In this lesson, you will learn,
- what is type hinting
- the need for type checking.
Dynamically vs Statically Typed Languages
Python is a dynamically typed language. Dynamic means the variable type is not declared when assigning the variable. Instead, variable types are checked at runtime.
This is somewhat different from statically typed languages such as C, Java and Go, where the variable type is defined at the point of variable assignment.
Why does this matter? Well, let’s take an example. Let’s say in Python we set the variable
vlan_id, for which we assign a string value of
100. Along with this, we also create a function to perform an action to this variable, such as increment the value by 1:
vlan_id = "100" def add_vlan(vlan_id): return vlan_id + 1
However, if we now call our function, at runtime we will get an error as we are trying to add an integer (number) to a string. In other words, our variable
vlan_id should have been assigned an integer-based value instead of a string-based value.
>>> add_vlan(vlan_id) Traceback (most recent call last): File "<stdin>", line 1, in <module> File "<stdin>", line 2, in add_vlan TypeError: can only concatenate str (not "int") to str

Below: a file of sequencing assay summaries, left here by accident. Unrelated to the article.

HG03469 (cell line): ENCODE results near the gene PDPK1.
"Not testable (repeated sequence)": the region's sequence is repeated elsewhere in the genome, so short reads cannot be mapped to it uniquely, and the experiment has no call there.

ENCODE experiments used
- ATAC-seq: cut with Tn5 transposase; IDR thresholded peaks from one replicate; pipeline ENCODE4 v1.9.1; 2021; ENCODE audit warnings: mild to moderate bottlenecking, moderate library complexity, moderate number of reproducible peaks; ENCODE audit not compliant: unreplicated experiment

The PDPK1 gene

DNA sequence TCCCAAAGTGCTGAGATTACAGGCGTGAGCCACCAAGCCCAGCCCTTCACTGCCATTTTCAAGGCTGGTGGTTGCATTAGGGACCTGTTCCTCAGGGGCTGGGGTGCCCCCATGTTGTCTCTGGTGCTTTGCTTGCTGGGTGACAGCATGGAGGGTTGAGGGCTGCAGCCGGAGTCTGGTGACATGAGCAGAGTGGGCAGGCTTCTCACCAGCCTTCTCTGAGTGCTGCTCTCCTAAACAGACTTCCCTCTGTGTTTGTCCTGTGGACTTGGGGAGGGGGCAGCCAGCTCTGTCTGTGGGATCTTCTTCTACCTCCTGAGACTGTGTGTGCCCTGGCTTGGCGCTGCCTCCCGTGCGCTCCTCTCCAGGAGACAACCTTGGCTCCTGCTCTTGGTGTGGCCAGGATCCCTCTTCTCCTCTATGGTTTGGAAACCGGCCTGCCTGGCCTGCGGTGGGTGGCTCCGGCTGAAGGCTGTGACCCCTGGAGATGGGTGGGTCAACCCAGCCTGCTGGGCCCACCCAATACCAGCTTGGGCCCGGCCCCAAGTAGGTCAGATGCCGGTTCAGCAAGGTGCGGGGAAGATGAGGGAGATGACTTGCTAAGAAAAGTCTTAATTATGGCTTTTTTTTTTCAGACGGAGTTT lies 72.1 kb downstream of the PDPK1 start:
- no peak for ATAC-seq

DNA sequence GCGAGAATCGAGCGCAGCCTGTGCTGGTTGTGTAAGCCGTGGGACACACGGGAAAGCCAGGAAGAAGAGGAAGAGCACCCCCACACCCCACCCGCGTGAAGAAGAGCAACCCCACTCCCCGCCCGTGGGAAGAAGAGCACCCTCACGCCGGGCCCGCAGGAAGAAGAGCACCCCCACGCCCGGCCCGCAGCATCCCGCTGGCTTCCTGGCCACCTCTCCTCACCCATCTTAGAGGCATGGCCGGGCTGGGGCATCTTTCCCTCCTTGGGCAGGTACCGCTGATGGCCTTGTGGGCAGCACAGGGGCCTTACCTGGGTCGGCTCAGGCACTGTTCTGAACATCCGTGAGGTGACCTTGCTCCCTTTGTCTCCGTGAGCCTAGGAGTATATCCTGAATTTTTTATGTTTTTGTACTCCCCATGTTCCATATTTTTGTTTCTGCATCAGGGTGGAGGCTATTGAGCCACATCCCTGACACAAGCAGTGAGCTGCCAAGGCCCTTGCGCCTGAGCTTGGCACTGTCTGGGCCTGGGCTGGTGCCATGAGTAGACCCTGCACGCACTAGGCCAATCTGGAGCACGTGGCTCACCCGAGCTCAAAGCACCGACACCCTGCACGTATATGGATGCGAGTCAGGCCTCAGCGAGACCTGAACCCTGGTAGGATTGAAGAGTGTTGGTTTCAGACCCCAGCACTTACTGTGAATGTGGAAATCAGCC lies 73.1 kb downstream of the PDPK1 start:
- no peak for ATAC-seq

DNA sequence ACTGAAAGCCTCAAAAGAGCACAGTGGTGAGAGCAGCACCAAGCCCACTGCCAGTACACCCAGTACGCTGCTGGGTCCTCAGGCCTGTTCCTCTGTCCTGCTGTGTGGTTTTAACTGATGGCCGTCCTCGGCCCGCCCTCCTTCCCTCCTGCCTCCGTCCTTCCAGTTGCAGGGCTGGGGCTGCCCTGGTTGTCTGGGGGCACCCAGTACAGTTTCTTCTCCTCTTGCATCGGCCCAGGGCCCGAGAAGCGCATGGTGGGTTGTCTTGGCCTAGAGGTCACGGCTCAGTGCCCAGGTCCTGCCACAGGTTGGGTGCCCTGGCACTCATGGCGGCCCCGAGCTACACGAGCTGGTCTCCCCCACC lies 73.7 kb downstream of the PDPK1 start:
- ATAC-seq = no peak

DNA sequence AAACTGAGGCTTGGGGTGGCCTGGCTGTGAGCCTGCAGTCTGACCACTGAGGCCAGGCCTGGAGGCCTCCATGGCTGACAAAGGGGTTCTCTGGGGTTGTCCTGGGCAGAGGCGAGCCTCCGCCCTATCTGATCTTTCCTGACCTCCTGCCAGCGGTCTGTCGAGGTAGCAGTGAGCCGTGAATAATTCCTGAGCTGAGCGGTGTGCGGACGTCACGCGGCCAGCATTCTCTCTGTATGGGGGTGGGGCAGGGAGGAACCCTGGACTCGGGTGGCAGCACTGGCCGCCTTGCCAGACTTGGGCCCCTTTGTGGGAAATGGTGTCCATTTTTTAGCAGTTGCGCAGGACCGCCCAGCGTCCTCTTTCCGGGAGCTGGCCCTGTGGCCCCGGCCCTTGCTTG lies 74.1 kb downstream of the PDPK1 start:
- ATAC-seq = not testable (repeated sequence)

So what can we do to prevent issues such as this? Well Python provides what is known as type hinting.
Type hinting allows us to hint (annotate) at what the value type should be.
Here’s an example where we are hinting that the
vlan_id should be an
int, both at the point of assignment and also when being supplied as the function input.
vlan_id: int = "100" def add_vlan(vlan_id: int): return vlan_id + 1
However, even though we have added type hints, we’ve only solved half the issue. Our type hints are only, well, a hint - an annotation on what the types “should” be. And, like before, the type checking will only occur at runtime. Therefore, in this case our code will still fail.
This is where we require a type checker such as mypy, which will parse these type hints and report any issues prior to runtime.